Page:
General Motors Co. said Tuesday it will invest about $2 billion in 17 U.S. plants, including a facility in Toledo, Ohio, that makes transmissions for small cars, as the automaker shifts from recovery mode to investing in future products.
GM said the plans will create or preserve more than 4,000 jobs as it retools the plants in eight states. The company employs 202,000 people globally, including 77,000 in the United States.
"We are doing this because we are confident about demand for our vehicles and the economy," GM Chief Executive Daniel Akerson said in a statement.
Investors and analysts have speculated on GM's plans for its growing pile of cash as the company's liquidity has reached $36.5 billion. It earned $3.2 billion in the first quarter after posting net income of $4.7 billion for all of last year, its first full-year profit since 2004.
GM did not disclose the timeline for the investments or in what other facilities it will invest other than to say more announcements will be made "over the next few months."
Executives previously signaled GM's focus on building cars would only grow, as shown by last week's announcement to invest $131 million revamping a Kentucky factory for a new version of the iconic Chevrolet Corvette sports car. The Kentucky announcement is part of the $2 billion plan.
Another key issue as GM adds jobs is how many will be in the so-called second-tier wages that are about half those of veteran union-represented employees. The lower wage will be a sticking point as major U.S. automakers face labor talks with the United Auto Workers this summer.
GM filed for bankruptcy in 2009 after the U.S. housing downturn and a spike in gasoline prices the year before that caused consumers to turn away from its high-profit but fuel-hungry trucks.
The U.S. automaker emerged from bankruptcy 40 days later thanks to a $52 billion taxpayer-funded bailout and sold shares in an initial public offering last November. Since exiting bankruptcy, GM said it has invested $3.4 billion in its U.S. plants, creating or retaining more than 9,000 jobs.
The investment is not a surprise and by delaying the details of the specific plants affected GM maximizes the attention it will receive as it works to assure taxpayers the bailout was money well-spent, said Mirko Mikelic, senior portfolio manager with Fifth Third Asset Management.
"They probably underinvested in some of these plants for the last few years," said Mikelic, whose firm has held GM bonds and preferred securities in the past and still follows the stock. "They were keeping a handle on their cash. For years, in terms of R&D, they've been behind particularly Toyota."
The U.S. government still owns 32 percent of GM's common shares and many investors see that as an overhang on the stock. Last month, sources said the Treasury could sell a significant portion of its GM shares by fall.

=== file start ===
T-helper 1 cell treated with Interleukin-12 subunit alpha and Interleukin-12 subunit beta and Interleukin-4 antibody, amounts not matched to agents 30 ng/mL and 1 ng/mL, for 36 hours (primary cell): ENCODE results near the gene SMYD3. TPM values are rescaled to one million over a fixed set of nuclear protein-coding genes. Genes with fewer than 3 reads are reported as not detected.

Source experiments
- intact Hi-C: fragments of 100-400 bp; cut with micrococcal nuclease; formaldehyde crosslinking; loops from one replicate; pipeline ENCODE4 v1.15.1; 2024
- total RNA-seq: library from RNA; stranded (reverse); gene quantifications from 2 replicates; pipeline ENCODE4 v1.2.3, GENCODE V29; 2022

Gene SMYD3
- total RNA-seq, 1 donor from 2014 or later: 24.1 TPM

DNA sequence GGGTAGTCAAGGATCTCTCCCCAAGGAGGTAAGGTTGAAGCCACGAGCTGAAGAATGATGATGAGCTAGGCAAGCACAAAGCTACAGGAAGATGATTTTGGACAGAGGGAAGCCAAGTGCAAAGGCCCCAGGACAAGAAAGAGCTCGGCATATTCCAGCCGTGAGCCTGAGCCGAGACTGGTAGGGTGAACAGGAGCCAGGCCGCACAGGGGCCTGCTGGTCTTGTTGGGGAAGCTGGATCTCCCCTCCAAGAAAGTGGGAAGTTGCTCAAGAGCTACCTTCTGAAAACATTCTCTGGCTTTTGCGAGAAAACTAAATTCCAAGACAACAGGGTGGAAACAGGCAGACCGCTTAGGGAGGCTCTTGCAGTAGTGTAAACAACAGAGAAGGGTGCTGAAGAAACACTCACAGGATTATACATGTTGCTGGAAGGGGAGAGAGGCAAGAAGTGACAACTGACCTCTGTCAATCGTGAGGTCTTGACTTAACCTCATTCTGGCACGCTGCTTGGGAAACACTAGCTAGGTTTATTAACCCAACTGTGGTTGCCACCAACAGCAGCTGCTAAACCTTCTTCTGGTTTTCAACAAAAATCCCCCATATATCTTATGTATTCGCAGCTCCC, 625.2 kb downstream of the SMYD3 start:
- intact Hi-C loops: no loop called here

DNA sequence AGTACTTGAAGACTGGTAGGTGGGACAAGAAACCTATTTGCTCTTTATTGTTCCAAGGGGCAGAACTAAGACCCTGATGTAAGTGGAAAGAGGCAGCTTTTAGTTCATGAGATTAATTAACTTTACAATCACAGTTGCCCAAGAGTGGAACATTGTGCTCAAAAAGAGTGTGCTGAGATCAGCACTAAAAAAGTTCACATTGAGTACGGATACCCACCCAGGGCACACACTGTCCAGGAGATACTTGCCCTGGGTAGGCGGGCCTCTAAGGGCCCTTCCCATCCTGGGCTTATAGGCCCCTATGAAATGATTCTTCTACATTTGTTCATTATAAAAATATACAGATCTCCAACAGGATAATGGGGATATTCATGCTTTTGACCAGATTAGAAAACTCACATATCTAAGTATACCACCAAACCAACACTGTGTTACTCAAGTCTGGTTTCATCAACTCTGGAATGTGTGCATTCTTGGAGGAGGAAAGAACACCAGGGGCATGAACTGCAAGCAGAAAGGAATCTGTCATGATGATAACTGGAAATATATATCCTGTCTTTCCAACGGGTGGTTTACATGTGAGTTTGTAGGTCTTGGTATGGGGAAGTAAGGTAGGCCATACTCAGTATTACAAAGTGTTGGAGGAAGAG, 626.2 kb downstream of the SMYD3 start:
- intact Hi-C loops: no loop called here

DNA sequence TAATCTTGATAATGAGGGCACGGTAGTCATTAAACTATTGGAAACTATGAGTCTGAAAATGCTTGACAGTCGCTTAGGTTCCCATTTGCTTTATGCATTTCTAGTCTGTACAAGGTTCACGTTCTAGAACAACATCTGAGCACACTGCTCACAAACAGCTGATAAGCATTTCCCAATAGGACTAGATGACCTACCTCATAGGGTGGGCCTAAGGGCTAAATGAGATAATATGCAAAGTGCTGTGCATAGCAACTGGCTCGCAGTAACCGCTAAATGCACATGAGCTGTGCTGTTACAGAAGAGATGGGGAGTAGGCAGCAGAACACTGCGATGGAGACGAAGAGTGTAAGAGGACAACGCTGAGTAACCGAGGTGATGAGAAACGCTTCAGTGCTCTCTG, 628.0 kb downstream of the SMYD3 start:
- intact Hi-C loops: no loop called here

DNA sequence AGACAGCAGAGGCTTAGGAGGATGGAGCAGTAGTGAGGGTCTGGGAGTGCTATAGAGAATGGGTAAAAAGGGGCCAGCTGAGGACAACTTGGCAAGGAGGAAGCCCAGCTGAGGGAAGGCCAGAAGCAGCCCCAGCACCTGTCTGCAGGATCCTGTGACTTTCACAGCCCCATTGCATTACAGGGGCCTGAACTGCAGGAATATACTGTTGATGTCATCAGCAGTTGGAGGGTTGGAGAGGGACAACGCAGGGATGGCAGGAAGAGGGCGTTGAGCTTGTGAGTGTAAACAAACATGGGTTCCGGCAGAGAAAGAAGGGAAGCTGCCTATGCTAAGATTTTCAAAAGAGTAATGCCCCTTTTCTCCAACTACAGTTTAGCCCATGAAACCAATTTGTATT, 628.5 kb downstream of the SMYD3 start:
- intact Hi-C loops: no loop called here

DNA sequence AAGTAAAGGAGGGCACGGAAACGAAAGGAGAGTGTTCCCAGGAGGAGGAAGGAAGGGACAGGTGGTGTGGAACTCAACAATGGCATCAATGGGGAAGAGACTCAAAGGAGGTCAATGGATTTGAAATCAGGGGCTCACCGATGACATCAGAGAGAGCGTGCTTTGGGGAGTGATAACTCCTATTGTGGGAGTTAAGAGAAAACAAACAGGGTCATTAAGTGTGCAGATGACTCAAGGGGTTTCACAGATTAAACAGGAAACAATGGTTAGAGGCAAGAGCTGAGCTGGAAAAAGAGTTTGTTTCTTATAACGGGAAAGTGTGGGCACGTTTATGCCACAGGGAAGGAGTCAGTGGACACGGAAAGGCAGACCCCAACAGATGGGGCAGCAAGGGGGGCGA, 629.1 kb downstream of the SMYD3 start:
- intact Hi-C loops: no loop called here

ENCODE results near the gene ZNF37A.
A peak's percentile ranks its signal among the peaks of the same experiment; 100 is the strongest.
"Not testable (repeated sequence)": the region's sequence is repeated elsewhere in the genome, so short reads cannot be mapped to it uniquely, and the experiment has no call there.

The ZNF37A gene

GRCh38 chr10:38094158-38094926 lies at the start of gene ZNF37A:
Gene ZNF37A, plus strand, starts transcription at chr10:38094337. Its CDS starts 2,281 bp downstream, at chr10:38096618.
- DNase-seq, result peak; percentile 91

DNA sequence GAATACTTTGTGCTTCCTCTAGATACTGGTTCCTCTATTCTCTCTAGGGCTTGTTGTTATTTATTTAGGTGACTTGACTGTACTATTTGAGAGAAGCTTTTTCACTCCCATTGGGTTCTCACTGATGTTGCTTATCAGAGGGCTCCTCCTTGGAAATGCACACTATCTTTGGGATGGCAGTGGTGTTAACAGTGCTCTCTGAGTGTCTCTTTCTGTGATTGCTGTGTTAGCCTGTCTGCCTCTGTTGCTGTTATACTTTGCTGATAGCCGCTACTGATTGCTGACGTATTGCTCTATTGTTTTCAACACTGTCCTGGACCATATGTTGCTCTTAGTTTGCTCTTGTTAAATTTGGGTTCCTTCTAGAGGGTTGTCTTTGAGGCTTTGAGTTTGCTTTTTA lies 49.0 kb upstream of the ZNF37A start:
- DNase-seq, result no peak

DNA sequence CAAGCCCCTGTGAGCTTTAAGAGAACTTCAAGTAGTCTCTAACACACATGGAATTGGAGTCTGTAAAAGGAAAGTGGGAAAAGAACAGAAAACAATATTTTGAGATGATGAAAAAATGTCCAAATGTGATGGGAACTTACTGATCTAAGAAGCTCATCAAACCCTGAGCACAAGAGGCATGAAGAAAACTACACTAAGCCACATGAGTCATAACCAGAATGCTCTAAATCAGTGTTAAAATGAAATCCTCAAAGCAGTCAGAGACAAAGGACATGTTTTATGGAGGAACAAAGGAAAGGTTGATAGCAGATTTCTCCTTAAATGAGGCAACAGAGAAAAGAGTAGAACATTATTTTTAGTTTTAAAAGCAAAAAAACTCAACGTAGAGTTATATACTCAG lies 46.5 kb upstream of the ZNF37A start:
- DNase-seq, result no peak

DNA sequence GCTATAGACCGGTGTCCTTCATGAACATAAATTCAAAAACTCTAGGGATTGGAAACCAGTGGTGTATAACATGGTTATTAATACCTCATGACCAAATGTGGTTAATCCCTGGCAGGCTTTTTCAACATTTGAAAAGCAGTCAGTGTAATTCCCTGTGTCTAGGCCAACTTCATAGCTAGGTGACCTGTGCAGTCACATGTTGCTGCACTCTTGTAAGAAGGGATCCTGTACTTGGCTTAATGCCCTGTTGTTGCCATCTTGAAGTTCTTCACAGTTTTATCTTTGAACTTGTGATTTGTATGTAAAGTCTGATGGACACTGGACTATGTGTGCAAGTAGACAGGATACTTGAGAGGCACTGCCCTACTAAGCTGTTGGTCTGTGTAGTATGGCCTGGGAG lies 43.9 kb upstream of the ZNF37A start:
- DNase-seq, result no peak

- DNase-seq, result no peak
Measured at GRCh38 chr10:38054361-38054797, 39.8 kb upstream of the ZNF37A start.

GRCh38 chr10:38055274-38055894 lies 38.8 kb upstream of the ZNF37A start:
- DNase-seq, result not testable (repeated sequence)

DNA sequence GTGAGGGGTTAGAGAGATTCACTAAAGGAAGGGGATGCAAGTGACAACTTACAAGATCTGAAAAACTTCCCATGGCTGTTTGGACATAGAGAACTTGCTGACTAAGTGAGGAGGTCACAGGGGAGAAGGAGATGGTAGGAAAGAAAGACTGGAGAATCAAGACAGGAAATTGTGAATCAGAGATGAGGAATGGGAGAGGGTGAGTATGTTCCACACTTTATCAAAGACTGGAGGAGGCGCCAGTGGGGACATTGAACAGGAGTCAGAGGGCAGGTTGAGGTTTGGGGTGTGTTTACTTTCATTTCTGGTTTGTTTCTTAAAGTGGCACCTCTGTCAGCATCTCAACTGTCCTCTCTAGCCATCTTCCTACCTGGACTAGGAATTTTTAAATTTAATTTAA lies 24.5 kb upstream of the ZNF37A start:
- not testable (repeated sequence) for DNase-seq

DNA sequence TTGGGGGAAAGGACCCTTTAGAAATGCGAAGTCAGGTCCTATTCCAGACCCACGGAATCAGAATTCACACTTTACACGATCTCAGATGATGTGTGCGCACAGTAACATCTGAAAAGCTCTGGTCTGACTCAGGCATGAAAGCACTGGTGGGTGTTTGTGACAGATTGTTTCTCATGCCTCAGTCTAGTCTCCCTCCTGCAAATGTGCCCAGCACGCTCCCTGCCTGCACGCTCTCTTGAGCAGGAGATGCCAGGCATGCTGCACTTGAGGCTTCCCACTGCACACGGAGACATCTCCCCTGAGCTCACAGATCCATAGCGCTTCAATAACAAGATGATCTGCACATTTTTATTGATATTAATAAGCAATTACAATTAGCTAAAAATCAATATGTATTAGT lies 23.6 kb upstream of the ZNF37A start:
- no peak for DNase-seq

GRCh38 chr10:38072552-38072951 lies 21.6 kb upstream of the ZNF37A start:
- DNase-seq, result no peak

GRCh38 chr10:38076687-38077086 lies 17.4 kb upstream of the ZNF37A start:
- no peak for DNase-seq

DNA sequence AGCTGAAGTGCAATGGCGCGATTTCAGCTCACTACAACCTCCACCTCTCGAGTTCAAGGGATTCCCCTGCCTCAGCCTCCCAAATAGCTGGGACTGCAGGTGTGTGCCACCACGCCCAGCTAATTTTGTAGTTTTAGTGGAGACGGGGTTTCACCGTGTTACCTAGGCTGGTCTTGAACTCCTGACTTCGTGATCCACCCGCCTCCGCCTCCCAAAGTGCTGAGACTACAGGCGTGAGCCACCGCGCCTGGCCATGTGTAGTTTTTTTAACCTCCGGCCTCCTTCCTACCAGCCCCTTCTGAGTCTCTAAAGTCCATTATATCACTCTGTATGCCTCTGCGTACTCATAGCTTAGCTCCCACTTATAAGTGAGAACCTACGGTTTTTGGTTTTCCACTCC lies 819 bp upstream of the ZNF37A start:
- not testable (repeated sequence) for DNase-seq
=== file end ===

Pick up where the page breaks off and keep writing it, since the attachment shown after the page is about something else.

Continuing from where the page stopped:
In Toledo, GM will invest $204 million and retain about 250 jobs so the plant can make a new eight-speed automatic transmission toward the end of 2012. It employs more than 1,600 people, including more than 1,450 hourly workers.
The plant makes transmissions for a number of vehicles including GM's No. 2 selling Chevrolet Cruze small car. It also makes transmissions for trucks, which have not sold as well as high gasoline prices have pushed American consumers to more fuel-efficient vehicles.
GM, which employs 49,000 hourly U.S. employees, said any new hires will come in at the lower wage as agreed under its deal with the union. However, some of the positions will be filled with existing employees on the higher wage scale.
"The UAW's goal has been to return all laid-off workers to active status and see the company begin hiring again," said Joe Ashton, UAW vice president for GM relations.
The lower wage, introduced as part of concessions in labor talks with the automakers, has angered many rank and file UAW members. The top tier of UAW workers make about $28 per hour, enough to grant middle-class status.
The union has signaled it wants to share in the gains of the automakers, which are in a much better financial position than in 2007 when the last contract was signed.
The UAW has pointed to rising profits and a hefty $26.5 million compensation package for Ford Motor Co CEO Alan Mulally in 2010 as a sign of the automakers' reviving health and say they want a bigger share of profits going to rank-and-file workers.
GM shares were up 0.4 percent at $31.50 on Tuesday afternoon, compared with their IPO price last November of $33.
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